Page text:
Is There Nothing This Canadian Artist Can’t Do?
Crazy Girl Crazy. Berio: Sequenza III. Berg: Lulu Suite. Gershwin: Girl Crazy Suite (arr. Bill Elliott & Barbara Hannigan). CD with bonus DVD: Music is Music, a film by Mathieu Amalric. Barbara Hannigan, soprano & conductor. Ludwig Orchestra. Alpha Classics 293. Total Time: 57:23.
By Paul E. Robinson
DIGITAL REVIEW – At 47, Canadian soprano Barbara Hannigan is an international star. Her extraordinary performances in contemporary operas such as Berg’s Lulu, George Benjamin’s Written on Skin, Bernd Alois Zimmermann’s Die Soldaten, and Louis Andriessen’s Writing to Vermeer have brought her considerable attention over the years. Then, in 2015, when she sang and conducted – not only a phenomenal technical feat, but also a dramatic tour de force – an excerpt from Ligeti’s opera Le Grand Macabre, she had what one might call a real “breakthrough” moment. Don’t take my word for it; check it out yourself (Accentus Music DVD ACC 20327).
On her latest DVD, Hannigan sings and conducts the music of Berio and Berg and also excerpts from Gershwin’s 1930 Broadway musical, Girl Crazy. Who knew Hannigan was such a pro at show tunes? Is there nothing this artist can’t do? No doubt about it, she is a risk-taker; thus far, she has emerged from all the challenges she has given herself not only unscathed, but triumphant.
Luciano Berio’s Sequenza III, written in 1965 for Cathy Berberian (1925-83), is arguably less about music than about sound involving all manner of extraordinary vocal utterances that had never been heard before. Berberian was a specialist in avant-garde music who was willing to try anything. This piece inspired other composers to start thinking “outside the box” as to what sounds could be produced by the human voice. As Berberian was a mezzo-soprano, Hannigan has transposed the piece up to her soprano range. Clearly the Cathy Berberian of her generation, Hannigan offers, in Sequenza III, a dazzling display of vocal pyrotechnics. [Sample an audio clip below.]
Hannigan, one of the great Lulus of her generation (Bel Air Classiques DVD BAC 109), on this Accentus Music release conducts the suite from the opera and sings Lulu’s song as well as Countess Geshwitz’s few lines after Lulu has been murdered by Jack the Ripper. The only thing she doesn’t provide is the famous scream at the very moment Lulu is killed; instead, she lets the orchestra play one of the most blood-curdling chords in music on its own – certainly sufficiently chilling!
The Ludwig Orchestra (named after Beethoven), formed in the Netherlands in 2013 as a new music collective, was designed to be flexible in size – ranging from a handful of musicians to a full symphony orchestra – and to play music from all periods and styles. On the basis of this recording, they clearly have no trouble turning on a dime from Berg to Gershwin. Berg’s Lulu Suite is dense and difficult music to play and to balance; Hannigan and her musicians navigate their way through this contrapuntal labyrinth with total mastery.
Hannigan’s own notes for this album make the case that Lulu and Girl Crazy have a lot in common:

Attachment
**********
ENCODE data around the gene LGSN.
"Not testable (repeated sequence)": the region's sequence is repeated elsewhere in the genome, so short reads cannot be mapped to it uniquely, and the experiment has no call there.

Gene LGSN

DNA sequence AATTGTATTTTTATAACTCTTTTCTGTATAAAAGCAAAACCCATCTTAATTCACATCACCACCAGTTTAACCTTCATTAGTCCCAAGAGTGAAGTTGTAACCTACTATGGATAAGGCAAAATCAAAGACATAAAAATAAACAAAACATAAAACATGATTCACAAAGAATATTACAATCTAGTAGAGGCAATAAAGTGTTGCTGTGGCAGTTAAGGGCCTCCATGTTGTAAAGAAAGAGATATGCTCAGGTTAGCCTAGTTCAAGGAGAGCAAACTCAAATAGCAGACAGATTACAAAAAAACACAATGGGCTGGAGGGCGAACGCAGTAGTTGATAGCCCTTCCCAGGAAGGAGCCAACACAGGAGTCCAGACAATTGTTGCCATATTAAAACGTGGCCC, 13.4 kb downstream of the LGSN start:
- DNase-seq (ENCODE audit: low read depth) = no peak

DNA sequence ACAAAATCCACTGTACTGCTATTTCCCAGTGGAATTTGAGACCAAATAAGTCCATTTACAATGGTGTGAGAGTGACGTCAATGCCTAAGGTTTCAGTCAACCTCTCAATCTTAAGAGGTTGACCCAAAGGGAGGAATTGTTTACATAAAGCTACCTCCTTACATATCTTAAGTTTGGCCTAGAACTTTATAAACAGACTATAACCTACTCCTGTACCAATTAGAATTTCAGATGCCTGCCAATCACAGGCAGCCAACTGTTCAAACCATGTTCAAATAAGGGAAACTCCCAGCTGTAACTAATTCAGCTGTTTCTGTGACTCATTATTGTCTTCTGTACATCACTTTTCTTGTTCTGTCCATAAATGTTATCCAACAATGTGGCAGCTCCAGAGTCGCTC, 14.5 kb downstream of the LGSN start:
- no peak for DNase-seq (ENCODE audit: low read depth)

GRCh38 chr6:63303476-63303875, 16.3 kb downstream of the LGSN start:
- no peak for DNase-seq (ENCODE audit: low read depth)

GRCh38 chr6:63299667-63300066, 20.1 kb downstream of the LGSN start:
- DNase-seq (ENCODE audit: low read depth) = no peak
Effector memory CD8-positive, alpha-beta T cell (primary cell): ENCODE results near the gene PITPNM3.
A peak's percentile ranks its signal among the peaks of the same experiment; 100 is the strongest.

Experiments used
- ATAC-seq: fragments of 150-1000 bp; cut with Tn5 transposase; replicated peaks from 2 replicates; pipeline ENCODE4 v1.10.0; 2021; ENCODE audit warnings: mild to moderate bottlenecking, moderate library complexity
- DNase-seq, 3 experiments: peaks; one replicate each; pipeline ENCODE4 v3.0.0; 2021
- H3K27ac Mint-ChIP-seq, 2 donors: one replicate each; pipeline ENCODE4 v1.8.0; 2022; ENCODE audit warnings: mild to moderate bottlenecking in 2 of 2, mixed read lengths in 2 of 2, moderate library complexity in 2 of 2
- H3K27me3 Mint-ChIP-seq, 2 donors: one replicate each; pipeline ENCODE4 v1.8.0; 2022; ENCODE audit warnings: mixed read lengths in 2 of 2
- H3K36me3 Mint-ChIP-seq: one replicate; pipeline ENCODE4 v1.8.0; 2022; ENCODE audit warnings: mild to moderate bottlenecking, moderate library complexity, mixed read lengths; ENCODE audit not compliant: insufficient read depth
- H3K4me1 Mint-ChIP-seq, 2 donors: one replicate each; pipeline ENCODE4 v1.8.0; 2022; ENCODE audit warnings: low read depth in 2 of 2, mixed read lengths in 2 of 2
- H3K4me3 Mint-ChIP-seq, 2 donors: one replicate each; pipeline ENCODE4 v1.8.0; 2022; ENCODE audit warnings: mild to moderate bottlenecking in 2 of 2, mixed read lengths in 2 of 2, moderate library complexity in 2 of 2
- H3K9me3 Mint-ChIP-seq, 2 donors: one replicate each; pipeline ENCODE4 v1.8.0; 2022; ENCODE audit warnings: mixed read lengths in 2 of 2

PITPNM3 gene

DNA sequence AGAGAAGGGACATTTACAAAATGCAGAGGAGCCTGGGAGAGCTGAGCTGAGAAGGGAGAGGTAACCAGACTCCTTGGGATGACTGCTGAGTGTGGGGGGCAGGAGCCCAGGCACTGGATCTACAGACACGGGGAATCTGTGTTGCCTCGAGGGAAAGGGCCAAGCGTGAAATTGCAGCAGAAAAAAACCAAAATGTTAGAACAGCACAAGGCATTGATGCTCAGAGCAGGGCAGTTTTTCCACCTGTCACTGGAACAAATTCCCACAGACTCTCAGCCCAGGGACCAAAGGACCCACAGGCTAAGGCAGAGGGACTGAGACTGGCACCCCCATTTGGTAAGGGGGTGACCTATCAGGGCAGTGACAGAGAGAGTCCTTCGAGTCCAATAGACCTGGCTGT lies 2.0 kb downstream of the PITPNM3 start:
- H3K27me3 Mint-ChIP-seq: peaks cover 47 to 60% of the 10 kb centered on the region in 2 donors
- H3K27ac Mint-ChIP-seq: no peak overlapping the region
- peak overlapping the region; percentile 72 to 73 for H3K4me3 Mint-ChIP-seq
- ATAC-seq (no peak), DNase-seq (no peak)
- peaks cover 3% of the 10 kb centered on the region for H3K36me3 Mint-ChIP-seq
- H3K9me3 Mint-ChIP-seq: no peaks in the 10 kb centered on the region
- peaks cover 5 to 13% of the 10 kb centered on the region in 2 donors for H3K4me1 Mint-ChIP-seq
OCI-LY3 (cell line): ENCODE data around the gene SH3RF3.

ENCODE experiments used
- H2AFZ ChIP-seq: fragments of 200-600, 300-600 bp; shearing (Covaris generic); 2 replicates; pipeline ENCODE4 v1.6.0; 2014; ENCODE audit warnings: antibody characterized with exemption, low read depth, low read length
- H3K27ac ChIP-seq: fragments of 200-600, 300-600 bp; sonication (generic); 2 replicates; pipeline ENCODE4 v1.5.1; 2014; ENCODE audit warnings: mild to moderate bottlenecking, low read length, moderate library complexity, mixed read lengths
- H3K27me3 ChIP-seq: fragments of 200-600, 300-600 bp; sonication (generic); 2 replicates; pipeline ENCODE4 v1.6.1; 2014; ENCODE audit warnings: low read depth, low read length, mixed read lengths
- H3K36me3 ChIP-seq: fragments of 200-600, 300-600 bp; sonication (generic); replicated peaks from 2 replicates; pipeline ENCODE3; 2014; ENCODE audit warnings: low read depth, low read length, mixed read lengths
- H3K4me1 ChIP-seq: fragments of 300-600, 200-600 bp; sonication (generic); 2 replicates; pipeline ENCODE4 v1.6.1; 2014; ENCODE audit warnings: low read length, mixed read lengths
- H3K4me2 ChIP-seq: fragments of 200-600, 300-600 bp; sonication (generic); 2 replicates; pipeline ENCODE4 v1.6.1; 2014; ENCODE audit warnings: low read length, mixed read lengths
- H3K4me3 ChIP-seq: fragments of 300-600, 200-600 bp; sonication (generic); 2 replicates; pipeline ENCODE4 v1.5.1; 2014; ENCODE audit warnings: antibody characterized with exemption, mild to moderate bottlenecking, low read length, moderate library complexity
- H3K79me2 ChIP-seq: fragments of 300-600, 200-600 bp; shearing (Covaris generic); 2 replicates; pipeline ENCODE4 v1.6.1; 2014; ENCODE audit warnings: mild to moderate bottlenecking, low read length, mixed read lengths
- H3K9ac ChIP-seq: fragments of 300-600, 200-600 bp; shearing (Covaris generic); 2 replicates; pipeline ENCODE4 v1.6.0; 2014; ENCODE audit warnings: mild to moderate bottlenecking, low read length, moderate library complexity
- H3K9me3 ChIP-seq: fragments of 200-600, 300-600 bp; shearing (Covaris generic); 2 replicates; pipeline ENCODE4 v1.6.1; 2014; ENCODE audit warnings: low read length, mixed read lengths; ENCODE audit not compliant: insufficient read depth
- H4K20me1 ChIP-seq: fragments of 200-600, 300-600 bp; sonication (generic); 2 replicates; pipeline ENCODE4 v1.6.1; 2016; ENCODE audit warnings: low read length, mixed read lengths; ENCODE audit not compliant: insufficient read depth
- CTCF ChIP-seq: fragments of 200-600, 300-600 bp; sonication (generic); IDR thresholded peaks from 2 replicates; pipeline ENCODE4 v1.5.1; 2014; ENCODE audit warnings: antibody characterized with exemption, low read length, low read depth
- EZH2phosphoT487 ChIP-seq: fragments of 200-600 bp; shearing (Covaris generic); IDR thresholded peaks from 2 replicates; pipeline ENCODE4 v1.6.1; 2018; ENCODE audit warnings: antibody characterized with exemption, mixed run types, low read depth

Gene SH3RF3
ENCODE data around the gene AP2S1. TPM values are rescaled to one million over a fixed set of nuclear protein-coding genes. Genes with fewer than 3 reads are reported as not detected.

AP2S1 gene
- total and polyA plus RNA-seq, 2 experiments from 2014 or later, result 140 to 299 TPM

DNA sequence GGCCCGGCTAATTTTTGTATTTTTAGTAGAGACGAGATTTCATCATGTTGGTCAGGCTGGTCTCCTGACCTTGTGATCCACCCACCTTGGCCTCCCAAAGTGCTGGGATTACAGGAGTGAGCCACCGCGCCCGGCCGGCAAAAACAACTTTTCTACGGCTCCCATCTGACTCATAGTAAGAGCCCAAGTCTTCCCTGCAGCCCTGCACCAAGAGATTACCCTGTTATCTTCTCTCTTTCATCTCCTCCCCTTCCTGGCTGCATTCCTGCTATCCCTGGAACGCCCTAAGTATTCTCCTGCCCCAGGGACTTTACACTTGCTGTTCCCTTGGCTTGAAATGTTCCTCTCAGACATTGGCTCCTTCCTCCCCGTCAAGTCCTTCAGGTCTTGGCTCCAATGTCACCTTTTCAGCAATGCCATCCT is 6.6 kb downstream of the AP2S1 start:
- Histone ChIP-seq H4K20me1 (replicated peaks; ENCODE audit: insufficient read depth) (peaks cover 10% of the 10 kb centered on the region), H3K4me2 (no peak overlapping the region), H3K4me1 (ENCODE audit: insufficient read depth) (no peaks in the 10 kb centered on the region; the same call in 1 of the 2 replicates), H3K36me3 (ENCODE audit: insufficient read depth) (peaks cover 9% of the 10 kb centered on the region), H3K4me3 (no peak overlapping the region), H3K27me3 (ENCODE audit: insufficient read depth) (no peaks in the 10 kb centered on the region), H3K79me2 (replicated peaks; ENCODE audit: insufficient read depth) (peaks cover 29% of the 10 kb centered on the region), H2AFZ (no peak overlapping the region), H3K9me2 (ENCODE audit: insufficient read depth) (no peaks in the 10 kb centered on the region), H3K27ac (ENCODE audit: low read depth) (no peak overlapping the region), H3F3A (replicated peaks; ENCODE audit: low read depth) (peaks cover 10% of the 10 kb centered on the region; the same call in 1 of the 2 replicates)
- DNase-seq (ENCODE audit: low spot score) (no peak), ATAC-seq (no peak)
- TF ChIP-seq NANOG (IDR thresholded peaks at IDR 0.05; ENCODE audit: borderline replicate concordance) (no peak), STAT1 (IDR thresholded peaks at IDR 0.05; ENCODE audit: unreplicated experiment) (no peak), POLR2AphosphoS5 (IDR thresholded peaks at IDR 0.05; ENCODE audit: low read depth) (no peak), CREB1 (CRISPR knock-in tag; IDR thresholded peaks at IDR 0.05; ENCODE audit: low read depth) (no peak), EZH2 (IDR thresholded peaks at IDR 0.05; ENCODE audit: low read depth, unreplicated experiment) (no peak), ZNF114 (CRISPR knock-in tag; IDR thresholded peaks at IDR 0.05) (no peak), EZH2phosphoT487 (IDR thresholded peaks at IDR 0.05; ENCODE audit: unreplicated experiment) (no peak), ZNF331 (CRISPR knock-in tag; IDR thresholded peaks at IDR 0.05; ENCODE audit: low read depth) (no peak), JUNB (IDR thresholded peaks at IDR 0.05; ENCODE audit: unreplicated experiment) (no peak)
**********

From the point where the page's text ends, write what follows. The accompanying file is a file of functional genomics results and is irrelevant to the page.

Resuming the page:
I imagine the opening words of the Girl Crazy Suite being sung by the lonely Geschwitz. And indeed, the entire Girl Crazy Suite serves as a companion to the Lulu Suite in its journey through the highs and lows of life and love.
Hannigan reminds us that both Lulu and Girl Crazy were written at the same time (1929-30). Significantly, Gershwin had met Berg in Vienna in 1928. Against this background, and given Hannigan’s thoughts on the two composers, it is not surprising that Hannigan asked Hollywood composer and Broadway orchestrator Bill Elliott to do the arrangements for a Girl Crazy Suite and to include excerpts from Lulu as well as allusions to music by Mahler, Kurt Weill, György Ligeti, and the late Canadian composer Claude Vivier.
These are not your standard pop concert arrangements of Gershwin show tunes; with lots of dissonance, plenty of quirky rhythms, and quotations from other composers mostly subtle and well embedded, what emerges is a highly original take on familiar songs like “But Not for Me,” “Embraceable You,” and “I Got Rhythm.”
Hannigan has a great feeling for this kind of music. The orchestra plays with style and gusto and Hannigan tosses off the high-flying vocal parts with ease. The Ludwig Orchestra further demonstrates its own versatility in performing as a chorus in “Embraceable You.”
With fresh and authoritative music-making from one of the most gifted performers of our time, I am not at all surprised that this is among the nominees for a 2018 Grammy for best classical solo vocal album and that Hannigan and the Ludwig Orchestra are on a European tour this month with a version of the same program captured on this CD/DVD combination.
The bonus DVD, Music is Music, offers a 20–minute look at Hannigan and the Ludwig Orchestra in rehearsal for this album. After watching these rehearsal sequences there can be no doubt that Barbara Hannigan, a soprano of unique vocal and dramatic ability, is also a gifted and charismatic conductor.
Incidentally, Hannigan has recently recorded another version of “Mysteries of the Macabre” from Ligeti’s Le Grand Macabre, this time with Sir Simon Rattle and the London Symphony Orchestra (LSO DVD 3028). On the same album she is also heard in “Three Fragments” from Berg’s Wozzeck.
Paul E. Robinson is a Canadian conductor and broadcaster and the author of four books on conductors. He writes regularly about music for theartoftheconductor.com, www.ludwig-van.com (formerly musicaltoronto.org), and www.myscena.org.Date posted: December 18, 2017